This is why you use git

I wanted distributed version control before their was distributed version control.  When it finally became practical, I looked at the options, and chose Mercurial – because murcurial clearly works like a distributed version control system ought to, while git was… lets say idiosyncratic (because ‘weird looking’ would be rude)

Recently (when we open sourced XenServer) I found myself having to get to grips with git and github.  Over the last year or two I’ve begun to understand why git turns out to be better in many respects for real world version control usecases (except for managing patch queues on Windows – hg still wins there)

Today gave me an example of ‘one of those times’…

My problem was:

I had submitted a patch to a public repository – but it turned out to have problems, and for reasons of time constraints I had to revert it.  Since this was all done in github, I used the very handy github revert feature.  The github repository then progressed somewhat without me.

Meanwhile, i fixed the problems in a local private repo.  Which didn’t pull in the revert from upstream.  So I ended up with branches looking like

Upstream: —–Patch A—-Changes—-Revert Patch A—-More Changes

Local:         —–Patch A—-Fixes for Patch A—-More fixes for Patch A

What I wanted to submit to upstream was Patch A again, with all fixes, rebased to work on top of the existing upstream… all as one big patch

How I managed this was:

Clone the upstream branch into my personal github repository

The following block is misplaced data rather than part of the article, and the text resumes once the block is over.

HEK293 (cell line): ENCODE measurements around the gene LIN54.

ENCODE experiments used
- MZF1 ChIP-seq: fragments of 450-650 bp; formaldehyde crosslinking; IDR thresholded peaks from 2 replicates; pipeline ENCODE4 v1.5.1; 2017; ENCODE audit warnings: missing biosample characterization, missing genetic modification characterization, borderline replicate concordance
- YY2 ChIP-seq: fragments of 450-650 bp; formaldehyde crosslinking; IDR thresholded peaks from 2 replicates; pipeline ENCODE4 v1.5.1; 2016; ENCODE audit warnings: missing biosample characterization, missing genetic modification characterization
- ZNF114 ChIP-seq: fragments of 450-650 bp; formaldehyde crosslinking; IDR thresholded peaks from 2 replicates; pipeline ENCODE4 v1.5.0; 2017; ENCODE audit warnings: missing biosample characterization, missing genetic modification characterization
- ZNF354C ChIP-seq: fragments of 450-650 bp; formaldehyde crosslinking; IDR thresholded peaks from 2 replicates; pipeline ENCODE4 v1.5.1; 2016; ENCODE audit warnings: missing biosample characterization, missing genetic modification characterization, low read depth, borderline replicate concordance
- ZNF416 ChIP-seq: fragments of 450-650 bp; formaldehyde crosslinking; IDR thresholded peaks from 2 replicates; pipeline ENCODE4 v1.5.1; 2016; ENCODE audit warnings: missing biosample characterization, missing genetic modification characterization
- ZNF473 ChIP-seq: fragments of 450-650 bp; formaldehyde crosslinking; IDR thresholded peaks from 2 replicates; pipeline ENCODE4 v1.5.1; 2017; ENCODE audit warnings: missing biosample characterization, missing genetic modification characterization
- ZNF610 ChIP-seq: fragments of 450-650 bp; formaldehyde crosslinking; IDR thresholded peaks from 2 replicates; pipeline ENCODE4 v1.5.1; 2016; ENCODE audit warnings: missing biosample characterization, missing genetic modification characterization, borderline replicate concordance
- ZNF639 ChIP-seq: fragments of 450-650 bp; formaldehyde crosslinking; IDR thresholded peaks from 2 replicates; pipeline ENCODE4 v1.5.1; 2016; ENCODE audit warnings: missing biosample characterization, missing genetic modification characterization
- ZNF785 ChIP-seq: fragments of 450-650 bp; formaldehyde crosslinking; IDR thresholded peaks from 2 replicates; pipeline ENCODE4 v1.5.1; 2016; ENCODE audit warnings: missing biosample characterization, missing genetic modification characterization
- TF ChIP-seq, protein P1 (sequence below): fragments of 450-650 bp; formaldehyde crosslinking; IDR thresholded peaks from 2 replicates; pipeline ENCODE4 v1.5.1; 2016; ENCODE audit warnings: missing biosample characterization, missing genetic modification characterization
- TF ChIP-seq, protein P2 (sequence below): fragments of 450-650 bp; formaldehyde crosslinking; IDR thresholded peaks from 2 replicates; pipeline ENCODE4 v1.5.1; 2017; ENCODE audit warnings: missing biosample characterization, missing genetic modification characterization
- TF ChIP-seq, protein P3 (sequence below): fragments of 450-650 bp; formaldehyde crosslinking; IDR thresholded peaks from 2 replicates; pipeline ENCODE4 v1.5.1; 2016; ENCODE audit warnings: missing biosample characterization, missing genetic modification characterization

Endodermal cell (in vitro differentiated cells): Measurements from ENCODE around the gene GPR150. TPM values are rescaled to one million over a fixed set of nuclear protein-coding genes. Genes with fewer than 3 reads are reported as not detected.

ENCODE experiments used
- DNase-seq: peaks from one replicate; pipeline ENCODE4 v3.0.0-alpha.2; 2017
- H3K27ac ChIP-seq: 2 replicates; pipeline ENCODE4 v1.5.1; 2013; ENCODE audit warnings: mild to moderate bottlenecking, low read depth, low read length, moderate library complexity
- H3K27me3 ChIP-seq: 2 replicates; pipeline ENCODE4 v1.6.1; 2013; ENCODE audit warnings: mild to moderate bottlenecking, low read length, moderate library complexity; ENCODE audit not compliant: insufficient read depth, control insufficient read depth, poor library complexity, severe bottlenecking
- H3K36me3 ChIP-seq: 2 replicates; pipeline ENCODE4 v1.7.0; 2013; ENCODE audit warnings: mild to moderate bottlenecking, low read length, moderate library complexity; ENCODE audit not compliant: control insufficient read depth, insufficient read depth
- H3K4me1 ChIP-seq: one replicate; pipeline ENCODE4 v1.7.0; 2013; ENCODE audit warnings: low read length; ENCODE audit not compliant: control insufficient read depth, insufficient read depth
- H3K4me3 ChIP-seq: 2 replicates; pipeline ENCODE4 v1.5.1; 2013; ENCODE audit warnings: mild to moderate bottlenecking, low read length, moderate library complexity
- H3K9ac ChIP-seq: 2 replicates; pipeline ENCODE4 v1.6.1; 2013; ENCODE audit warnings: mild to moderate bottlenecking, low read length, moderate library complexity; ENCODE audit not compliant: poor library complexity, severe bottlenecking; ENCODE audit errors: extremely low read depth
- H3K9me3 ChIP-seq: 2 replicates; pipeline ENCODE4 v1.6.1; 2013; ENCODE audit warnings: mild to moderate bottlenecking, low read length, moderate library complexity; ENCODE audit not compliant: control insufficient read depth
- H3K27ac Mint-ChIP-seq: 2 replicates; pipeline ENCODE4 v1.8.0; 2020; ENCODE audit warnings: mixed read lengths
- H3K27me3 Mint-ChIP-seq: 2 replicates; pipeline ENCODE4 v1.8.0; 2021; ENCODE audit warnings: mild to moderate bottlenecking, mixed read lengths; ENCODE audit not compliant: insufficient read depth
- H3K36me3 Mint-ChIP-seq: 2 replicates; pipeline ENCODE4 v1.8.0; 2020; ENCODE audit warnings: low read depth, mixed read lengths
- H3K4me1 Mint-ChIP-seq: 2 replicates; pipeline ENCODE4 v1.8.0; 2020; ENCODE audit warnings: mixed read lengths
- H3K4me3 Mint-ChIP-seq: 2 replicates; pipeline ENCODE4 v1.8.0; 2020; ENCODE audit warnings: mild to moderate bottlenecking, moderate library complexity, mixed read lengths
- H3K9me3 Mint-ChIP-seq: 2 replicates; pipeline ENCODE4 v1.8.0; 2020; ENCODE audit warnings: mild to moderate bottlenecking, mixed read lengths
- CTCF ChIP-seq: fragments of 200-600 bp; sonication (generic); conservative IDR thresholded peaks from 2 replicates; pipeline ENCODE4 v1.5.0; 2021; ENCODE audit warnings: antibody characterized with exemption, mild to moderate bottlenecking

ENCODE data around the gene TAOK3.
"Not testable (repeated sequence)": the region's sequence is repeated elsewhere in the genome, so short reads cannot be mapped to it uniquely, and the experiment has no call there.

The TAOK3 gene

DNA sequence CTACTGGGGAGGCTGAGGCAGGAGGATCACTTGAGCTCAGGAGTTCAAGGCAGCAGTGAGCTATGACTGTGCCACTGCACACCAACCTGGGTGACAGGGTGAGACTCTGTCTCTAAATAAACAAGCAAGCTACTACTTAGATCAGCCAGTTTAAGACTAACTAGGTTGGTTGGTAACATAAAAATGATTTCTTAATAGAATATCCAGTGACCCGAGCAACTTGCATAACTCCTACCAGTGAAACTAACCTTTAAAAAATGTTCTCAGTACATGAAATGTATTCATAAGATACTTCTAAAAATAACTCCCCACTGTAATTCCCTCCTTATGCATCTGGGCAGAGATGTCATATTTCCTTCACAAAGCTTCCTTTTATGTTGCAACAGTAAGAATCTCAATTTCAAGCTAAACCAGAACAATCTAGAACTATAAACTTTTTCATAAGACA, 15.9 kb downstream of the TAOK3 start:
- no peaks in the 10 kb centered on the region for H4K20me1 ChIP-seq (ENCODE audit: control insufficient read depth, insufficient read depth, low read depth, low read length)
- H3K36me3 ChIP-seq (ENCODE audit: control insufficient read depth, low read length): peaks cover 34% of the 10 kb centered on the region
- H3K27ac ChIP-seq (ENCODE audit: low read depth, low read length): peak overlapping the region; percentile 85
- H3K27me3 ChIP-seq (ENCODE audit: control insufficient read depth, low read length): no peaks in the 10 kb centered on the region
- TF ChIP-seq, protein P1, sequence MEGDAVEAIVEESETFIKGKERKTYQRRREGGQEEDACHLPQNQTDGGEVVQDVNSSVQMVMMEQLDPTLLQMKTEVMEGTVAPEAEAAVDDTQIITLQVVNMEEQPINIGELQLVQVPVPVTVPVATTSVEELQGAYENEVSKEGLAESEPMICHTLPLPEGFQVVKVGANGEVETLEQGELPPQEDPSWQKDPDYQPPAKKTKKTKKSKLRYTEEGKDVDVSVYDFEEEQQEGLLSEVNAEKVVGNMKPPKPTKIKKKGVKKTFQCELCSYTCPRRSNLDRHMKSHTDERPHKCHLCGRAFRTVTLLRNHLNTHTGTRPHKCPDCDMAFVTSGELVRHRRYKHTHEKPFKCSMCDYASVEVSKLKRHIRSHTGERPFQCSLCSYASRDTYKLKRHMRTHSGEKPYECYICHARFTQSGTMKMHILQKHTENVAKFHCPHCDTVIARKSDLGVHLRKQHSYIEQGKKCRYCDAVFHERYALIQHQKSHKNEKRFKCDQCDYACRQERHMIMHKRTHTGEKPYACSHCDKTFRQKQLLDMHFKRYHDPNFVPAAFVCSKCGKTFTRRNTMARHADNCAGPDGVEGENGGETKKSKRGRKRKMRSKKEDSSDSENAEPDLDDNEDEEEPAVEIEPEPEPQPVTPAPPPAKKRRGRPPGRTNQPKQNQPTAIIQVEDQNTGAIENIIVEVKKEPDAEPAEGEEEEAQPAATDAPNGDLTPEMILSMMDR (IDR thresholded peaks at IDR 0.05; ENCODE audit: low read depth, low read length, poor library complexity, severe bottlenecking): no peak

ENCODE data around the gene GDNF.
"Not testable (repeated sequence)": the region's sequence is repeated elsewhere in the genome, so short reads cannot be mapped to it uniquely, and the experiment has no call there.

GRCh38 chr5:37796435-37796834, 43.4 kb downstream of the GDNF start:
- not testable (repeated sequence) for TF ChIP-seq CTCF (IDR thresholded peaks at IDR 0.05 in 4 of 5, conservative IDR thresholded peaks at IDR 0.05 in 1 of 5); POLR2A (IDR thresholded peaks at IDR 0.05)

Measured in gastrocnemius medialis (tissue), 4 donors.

create a pull request against my clones upstream branch which reverted ‘Revert Patch A’ – and merge it.  Giving

Personal Upstream : —–Patch A—-Changes—-Revert Patch A—-More Changes——-Revert “Revert Patch A”

I then fetched this into my local git repo

I rebased my previous local branch against this branch, leaving me with a branch containing

—–Patch A—-Changes—-Revert Patch A—-More Changes——-Revert “Revert Patch A” —–Fixes for Patch A—-More fixes for Patch A

And finally another interactive rebase let me squash things down to

—–Patch A—-Changes—-Revert Patch A—-More Changes——-Patch A (2nd attempt)


This was then sent back up to github so I could issue a pull request to merge to upstream.


This certainly isn’t a workflow you would see in a non-distributed vcs – but it also isn’t the sort of workflow you would expect to see with mercurial (which has more of a policy of not changing history – rather than trusting you and giving you the tools to perform patch management)

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